- Tech-related courses are offered to high school students, but more schools need to offer data analytics and app design/creation courses to high school students.
- Students do not spend much time in school actively practicing the higher-level tech skills needed for job readiness.
- Teachers want more support from their districts.
- Even though tech in schools is on the rise, students’ lack of access to devices and the Internet at home makes it challenging for teachers to integrate tech in the classroom.
- Students in underserved schools are even more likely to lack access to tech at home.
Given these findings, where can schools start to close the gap?
- One of the statistics in the survey is that students spend a majority of time (60%) consuming – e.g., watching videos – and only about a third of the time creating – e.g., producing videos. Obviously, in order for students to acquire and strengthen tech skills, this statistic need to flip.
- Schools can also consider offering more tech-related training for teacher professional development, either through technology workshops, or asking how technology can be integrated into curricular or instructional workshops.
- Schools can periodically survey students to determine how much access students have to technology outside of the school, and consider ways to extend the learning by beginning to blend instruction by adding an online component to the face-to-face classroom.
As a reminder, the Technology and Distance Learning Plan is a WIOA deliverable that agencies use to lay out their tech-related goals for the year (due January 31, 2019). The process of creating the Tech Plan is helpful for agencies to think long-term about how to address this student tech skills gap, through professional development, technology purchases, and student use of technology. Through this process, agencies can strategize on how to continuously work on developing the tech skills of educators for the benefit of students.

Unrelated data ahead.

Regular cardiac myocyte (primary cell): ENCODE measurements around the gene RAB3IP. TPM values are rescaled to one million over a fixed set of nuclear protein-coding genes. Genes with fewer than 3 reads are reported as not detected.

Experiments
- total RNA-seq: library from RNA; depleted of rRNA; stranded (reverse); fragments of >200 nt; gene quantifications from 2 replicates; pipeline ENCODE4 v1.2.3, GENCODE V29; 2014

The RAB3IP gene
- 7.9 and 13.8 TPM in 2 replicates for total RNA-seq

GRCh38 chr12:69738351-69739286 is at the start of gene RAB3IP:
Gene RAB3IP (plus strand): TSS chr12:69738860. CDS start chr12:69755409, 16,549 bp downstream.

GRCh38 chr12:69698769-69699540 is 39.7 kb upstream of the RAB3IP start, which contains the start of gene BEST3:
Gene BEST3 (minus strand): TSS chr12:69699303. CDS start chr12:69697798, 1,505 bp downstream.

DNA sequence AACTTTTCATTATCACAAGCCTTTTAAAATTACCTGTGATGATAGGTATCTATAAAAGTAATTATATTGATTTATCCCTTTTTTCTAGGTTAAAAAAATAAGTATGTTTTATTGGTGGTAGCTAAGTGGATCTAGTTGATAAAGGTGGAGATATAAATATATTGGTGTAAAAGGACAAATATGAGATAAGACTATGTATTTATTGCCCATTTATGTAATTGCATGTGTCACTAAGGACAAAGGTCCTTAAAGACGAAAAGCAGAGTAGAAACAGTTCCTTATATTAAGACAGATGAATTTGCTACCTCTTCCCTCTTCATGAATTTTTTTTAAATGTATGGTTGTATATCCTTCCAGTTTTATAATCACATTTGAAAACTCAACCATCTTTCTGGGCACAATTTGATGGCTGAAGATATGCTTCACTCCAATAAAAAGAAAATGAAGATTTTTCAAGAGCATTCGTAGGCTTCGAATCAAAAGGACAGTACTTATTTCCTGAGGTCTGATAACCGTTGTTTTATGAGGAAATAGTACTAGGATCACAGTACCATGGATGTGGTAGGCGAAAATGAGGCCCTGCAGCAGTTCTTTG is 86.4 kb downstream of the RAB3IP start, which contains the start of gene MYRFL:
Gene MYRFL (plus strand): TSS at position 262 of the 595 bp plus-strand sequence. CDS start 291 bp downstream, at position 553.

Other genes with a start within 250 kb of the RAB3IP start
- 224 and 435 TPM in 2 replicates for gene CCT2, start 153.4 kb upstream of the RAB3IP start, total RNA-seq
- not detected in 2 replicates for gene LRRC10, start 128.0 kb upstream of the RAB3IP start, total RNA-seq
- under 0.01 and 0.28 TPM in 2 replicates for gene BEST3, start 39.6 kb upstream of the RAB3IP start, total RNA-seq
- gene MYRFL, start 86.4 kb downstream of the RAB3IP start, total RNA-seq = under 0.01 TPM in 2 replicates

What Online Teachers Have Learned from Teaching Online
Online teaching has been around for a while now, stretching back to the 1990s. Given the first 20 or so years of online teaching, what are the lessons learned for others in the field who are looking to get started, still relatively new, or interested in getting better?
In an article from Inside Higher Ed, veteran instructors were asked to provide their thoughts on what has and has not worked over the years teaching online. Here are some of their insights:
- Course design should allow for flexibility, to allow faster students to work through the material quicker and other learners who run into life’s challenges to still be able to complete the work.
- Also, for students who need more assistance, produce short screencasts to target gaps in instruction and host webinars, but allow students to view them synchronously or asynchronously
- Connect student goals and interests to the course content
- Weave OER (open educational resources) into the online course, saving students money on textbooks and other course materials
- Incorporate video and voice interactions in the course to make the course less text-based
- Understand that there is a range of tech skills ability and access to devices in the course, and make adjustments to accommodate all learners while also developing digital literacy skills
- Build a solid communications system in the course that encourages interaction and keeps the instructor connected to the students
These insights and more are available in the original article. Contact us if you would like more information or training on getting started with online teaching and learning.
Using Different Types of Engaging Visuals in the Classroom
Content delivery these days is not limited to textbooks and handouts. With technology comes the ability to create content easily and in a variety of ways. It also gives students the ability to become more involved in content creation, helping them develop 21st century skills for the workplace, school, and beyond.